Saturday March 19, 2011
Every high priest chosen from among mortals is put in charge of things pertaining to God on their behalf, to offer gifts and sacrifices for sins. He is able to deal gently with the ignorant and wayward, since he himself is subject to weakness; and because of this he must offer sacrifice for his own sins as well as for those of the people. And one does not presume to take this honor, but takes it only when called by God, just as Aaron was…In the days of his flesh, Jesus offered up prayers and supplications, with loud cries and tears, to the one who was able to save him from death, and he was heard because of his reverent submission. – Hebrews 5:1-4, 7
As children we adore our parents. They seem to know everything and we trust them without doubt or fear. As we grow older and hit the teenage years suddenly our parents know nothing. Our problems are too big, too complex and too modern for them to possibly understand and comprehend what we are going through. We lose our childlike faith in our guardians, dismissing them as ignorant and naïve. The advice and wisdom that was so freely accepted by us as children seems to fall on deaf ears. We forget that our parents have been where we are, and have faced what we have faced.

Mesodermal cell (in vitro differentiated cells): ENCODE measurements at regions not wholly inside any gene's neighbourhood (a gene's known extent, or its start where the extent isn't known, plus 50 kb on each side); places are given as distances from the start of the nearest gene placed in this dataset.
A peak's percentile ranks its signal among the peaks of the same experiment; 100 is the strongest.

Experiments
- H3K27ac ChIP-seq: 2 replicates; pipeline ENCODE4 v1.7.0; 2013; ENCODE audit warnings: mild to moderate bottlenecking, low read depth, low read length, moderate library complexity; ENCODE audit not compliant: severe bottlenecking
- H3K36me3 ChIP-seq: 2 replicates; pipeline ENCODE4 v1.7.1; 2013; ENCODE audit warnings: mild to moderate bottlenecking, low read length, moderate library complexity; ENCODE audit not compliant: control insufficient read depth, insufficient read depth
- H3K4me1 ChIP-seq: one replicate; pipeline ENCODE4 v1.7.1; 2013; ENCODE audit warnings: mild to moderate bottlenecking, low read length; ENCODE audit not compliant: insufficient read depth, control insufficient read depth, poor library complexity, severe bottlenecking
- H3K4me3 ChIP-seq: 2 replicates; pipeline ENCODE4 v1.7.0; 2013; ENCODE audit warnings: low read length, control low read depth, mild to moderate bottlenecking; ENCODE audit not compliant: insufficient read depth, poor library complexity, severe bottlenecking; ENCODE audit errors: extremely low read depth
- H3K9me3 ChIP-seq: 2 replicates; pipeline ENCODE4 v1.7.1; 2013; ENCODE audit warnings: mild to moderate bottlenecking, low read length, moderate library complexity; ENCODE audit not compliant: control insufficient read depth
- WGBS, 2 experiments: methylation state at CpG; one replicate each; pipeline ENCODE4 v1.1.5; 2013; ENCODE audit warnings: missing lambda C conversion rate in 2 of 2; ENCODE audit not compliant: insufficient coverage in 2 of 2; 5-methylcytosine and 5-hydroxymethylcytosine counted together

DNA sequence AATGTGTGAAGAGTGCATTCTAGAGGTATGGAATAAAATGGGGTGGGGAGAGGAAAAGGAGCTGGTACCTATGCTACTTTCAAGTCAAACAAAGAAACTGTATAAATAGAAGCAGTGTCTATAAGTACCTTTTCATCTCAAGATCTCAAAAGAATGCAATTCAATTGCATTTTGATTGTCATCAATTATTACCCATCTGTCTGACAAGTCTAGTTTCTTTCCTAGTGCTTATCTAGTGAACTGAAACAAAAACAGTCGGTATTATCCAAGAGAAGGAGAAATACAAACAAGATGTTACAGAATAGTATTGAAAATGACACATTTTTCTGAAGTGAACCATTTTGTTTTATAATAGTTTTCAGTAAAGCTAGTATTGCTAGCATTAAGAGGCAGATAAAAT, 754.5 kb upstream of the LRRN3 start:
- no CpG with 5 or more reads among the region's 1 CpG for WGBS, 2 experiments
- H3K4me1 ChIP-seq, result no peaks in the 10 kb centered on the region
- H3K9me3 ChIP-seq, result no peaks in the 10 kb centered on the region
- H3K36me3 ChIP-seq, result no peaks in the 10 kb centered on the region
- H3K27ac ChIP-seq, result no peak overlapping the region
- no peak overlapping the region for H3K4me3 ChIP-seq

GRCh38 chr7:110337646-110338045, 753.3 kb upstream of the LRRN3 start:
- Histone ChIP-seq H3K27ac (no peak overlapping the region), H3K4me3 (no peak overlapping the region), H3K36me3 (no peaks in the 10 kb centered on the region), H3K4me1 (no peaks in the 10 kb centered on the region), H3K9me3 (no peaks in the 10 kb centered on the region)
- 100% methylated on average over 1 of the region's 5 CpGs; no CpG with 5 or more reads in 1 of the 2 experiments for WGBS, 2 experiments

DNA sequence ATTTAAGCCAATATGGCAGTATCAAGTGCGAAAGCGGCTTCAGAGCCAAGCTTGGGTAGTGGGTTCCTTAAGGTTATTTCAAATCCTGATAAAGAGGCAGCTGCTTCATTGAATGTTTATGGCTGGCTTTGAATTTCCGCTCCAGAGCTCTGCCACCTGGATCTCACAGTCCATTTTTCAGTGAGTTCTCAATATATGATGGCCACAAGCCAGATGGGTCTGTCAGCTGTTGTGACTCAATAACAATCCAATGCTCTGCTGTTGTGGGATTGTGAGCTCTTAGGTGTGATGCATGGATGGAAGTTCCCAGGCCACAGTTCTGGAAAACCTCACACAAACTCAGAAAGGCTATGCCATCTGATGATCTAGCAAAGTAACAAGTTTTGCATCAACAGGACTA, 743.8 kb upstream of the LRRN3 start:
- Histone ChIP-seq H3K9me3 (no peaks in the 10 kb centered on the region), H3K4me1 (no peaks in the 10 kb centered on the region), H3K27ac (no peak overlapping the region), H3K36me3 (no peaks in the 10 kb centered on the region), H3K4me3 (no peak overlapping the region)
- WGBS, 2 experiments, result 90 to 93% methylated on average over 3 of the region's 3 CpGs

In like manner, we as humanity have the same frail teenage tendencies when struggling with our relationship with Jesus. At first we love Christ and have complete faith in Christ, trusting that the path set out for us in the Gospels is firm and true. Then life kicks in, we fail, we sin, we get discouraged. The advice and direction we once took so easily we now disregard, thinking that Christ lived so long ago, how can it be possible that Christ can relate to us? We doubt.
Today’s scripture is a beautiful reminder that no matter what we have been through Jesus can relate. Because Jesus was human, he relates to us in our weakness and temptations. Jesus has been there and offers us hope – because he made it through so can we. Through his suffering, death, and resurrection salvation became possible for us. We no longer have priests who can only give us vague directions – we now have a great priest who walks with us, guiding us through the struggles and tumult of life if we but open our ears to listen.
Gracious God and merciful Savior, open my ears that I may hear your voice and direction. Thank you for your mercy and grace given, even when I am stubborn and insolent. Continue to teach me and guide me; let me reflect your love and grace this day, Amen.
Holly Medearis is a Second Year M-Div Student at McCormick. She hopes to one day be able to use both her Pastoral and Nursing knowledge in rural and urban ministries.